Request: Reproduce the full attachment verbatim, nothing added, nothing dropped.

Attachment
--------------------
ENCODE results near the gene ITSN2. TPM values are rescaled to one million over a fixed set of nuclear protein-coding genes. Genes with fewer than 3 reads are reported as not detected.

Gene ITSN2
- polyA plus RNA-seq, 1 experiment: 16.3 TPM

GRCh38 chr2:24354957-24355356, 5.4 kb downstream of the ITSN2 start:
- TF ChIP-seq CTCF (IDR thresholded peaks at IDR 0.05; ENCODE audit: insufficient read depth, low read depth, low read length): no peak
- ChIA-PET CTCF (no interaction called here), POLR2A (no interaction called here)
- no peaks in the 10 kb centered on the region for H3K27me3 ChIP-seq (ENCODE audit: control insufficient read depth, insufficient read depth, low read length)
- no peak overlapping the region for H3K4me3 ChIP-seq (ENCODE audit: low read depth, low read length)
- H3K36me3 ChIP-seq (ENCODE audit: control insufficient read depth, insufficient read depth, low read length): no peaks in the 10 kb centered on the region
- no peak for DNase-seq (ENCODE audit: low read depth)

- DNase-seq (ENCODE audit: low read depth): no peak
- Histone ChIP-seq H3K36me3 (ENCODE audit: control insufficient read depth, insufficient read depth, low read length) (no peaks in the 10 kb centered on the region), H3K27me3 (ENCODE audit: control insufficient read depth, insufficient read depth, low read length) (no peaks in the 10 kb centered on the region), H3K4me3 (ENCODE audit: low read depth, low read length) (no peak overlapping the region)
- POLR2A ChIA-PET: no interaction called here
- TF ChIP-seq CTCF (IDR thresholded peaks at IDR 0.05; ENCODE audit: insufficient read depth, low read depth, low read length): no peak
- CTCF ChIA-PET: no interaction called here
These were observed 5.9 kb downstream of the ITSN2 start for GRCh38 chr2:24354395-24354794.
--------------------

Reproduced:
ENCODE results near the gene ITSN2. TPM values are rescaled to one million over a fixed set of nuclear protein-coding genes. Genes with fewer than 3 reads are reported as not detected.

Gene ITSN2
- polyA plus RNA-seq, 1 experiment: 16.3 TPM

GRCh38 chr2:24354957-24355356, 5.4 kb downstream of the ITSN2 start:
- TF ChIP-seq CTCF (IDR thresholded peaks at IDR 0.05; ENCODE audit: insufficient read depth, low read depth, low read length): no peak
- ChIA-PET CTCF (no interaction called here), POLR2A (no interaction called here)
- no peaks in the 10 kb centered on the region for H3K27me3 ChIP-seq (ENCODE audit: control insufficient read depth, insufficient read depth, low read length)
- no peak overlapping the region for H3K4me3 ChIP-seq (ENCODE audit: low read depth, low read length)
- H3K36me3 ChIP-seq (ENCODE audit: control insufficient read depth, insufficient read depth, low read length): no peaks in the 10 kb centered on the region
- no peak for DNase-seq (ENCODE audit: low read depth)

- DNase-seq (ENCODE audit: low read depth): no peak
- Histone ChIP-seq H3K36me3 (ENCODE audit: control insufficient read depth, insufficient read depth, low read length) (no peaks in the 10 kb centered on the region), H3K27me3 (ENCODE audit: control insufficient read depth, insufficient read depth, low read length) (no peaks in the 10 kb centered on the region), H3K4me3 (ENCODE audit: low read depth, low read length) (no peak overlapping the region)
- POLR2A ChIA-PET: no interaction called here
- TF ChIP-seq CTCF (IDR thresholded peaks at IDR 0.05; ENCODE audit: insufficient read depth, low read depth, low read length): no peak
- CTCF ChIA-PET: no interaction called here
These were observed 5.9 kb downstream of the ITSN2 start for GRCh38 chr2:24354395-24354794.